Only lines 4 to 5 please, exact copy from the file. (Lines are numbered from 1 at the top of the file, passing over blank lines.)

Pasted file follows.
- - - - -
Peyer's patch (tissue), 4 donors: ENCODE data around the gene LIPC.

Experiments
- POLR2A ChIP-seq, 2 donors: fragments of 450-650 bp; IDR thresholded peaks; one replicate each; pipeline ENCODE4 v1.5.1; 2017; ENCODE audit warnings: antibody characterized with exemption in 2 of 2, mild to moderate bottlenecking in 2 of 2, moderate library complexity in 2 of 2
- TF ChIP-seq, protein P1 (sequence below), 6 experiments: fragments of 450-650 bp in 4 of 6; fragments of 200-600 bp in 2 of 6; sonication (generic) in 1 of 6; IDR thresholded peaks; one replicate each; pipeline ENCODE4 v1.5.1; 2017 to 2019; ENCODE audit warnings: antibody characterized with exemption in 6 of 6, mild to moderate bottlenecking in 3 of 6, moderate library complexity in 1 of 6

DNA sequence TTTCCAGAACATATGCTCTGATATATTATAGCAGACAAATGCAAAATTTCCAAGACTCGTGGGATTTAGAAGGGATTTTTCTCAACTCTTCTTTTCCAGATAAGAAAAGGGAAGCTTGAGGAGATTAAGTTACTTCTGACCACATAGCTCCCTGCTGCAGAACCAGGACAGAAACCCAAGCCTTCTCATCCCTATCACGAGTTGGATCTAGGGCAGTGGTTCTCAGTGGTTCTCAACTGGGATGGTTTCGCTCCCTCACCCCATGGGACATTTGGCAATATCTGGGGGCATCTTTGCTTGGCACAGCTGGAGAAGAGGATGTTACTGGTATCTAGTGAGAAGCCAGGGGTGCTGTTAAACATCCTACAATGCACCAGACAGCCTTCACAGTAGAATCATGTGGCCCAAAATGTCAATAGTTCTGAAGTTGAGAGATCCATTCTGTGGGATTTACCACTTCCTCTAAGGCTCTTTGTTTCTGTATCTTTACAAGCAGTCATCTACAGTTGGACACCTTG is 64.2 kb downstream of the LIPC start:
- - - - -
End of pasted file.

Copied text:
- TF ChIP-seq, protein P1 (sequence below), 6 experiments: fragments of 450-650 bp in 4 of 6; fragments of 200-600 bp in 2 of 6; sonication (generic) in 1 of 6; IDR thresholded peaks; one replicate each; pipeline ENCODE4 v1.5.1; 2017 to 2019; ENCODE audit warnings: antibody characterized with exemption in 6 of 6, mild to moderate bottlenecking in 3 of 6, moderate library complexity in 1 of 6

DNA sequence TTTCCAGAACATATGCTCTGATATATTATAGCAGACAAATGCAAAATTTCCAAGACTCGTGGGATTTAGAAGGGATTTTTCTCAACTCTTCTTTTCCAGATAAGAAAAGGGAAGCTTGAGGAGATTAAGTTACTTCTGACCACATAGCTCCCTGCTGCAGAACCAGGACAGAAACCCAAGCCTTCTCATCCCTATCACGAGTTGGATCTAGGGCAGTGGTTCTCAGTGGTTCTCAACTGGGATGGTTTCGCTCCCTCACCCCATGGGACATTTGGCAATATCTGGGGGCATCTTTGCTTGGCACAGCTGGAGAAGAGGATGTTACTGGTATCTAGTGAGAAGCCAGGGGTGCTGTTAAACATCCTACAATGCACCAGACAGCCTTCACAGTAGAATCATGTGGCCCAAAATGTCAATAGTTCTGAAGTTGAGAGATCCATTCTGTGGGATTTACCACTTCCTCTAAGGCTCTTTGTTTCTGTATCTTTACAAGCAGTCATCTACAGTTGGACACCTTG is 64.2 kb downstream of the LIPC start: